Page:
see ANNE WOODHOUSE
see ANNE HAYNES
AMATA (or JANE) CALTHORPE
see AMATA BOLEYN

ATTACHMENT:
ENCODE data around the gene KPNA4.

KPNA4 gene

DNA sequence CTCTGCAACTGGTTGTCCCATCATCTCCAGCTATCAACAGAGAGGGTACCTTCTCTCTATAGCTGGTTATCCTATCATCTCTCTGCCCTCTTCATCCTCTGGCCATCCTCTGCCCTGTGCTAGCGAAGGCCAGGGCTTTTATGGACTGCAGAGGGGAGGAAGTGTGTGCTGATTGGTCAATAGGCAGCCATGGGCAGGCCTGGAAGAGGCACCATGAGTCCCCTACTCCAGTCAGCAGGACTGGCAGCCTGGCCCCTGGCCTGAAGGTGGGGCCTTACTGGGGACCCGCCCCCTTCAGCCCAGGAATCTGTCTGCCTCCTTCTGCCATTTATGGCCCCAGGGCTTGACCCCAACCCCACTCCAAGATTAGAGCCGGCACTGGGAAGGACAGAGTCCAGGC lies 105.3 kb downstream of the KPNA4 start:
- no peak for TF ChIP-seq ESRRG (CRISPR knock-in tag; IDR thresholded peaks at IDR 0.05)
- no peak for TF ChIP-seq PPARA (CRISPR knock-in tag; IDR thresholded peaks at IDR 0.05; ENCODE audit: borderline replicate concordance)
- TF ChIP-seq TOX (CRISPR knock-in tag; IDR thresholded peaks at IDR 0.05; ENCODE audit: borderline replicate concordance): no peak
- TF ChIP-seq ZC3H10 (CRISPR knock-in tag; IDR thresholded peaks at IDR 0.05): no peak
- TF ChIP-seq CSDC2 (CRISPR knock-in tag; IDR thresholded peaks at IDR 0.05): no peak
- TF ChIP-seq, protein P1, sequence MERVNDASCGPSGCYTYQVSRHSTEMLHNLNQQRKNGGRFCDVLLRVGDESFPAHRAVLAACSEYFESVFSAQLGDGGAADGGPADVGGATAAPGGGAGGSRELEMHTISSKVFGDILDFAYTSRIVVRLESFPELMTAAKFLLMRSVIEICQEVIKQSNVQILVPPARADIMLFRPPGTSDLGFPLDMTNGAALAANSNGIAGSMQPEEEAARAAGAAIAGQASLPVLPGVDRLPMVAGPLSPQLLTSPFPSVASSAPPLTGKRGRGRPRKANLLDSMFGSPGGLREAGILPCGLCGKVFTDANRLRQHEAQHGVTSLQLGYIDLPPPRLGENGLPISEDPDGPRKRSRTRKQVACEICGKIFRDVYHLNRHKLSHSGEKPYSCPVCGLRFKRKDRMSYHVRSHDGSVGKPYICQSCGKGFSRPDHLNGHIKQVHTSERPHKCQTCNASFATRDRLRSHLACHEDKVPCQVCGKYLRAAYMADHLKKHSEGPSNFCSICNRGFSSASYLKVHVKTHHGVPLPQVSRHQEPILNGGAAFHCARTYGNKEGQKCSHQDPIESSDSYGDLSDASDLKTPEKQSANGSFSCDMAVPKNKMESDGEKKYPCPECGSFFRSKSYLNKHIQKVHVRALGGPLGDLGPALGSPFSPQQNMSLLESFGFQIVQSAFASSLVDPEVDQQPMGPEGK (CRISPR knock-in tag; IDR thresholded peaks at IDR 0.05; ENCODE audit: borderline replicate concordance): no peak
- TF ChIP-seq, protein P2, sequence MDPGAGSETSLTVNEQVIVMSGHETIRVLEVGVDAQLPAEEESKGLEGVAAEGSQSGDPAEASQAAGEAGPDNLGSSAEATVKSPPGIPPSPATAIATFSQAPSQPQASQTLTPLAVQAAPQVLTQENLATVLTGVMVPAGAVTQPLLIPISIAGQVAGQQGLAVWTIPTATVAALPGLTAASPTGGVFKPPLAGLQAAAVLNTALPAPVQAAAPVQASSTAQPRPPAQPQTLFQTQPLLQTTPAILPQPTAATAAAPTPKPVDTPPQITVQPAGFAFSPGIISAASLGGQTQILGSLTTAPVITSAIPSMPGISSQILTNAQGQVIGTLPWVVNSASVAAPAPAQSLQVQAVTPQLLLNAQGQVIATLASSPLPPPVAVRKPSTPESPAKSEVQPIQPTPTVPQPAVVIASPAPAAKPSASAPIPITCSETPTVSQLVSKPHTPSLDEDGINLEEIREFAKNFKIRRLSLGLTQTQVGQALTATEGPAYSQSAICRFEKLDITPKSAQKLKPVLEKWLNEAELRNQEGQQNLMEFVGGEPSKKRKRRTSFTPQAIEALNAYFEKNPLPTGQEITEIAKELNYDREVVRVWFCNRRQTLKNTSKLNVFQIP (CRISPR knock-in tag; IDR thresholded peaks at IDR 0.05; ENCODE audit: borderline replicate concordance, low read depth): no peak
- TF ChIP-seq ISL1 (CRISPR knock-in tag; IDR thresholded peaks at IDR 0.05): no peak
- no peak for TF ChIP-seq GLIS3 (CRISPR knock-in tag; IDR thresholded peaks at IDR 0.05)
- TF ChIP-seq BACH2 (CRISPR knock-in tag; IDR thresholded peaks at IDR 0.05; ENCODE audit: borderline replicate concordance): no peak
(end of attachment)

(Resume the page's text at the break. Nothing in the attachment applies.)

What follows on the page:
ANNE CALTHORPE (1509-between August 22, 1579 and March 28, 1582)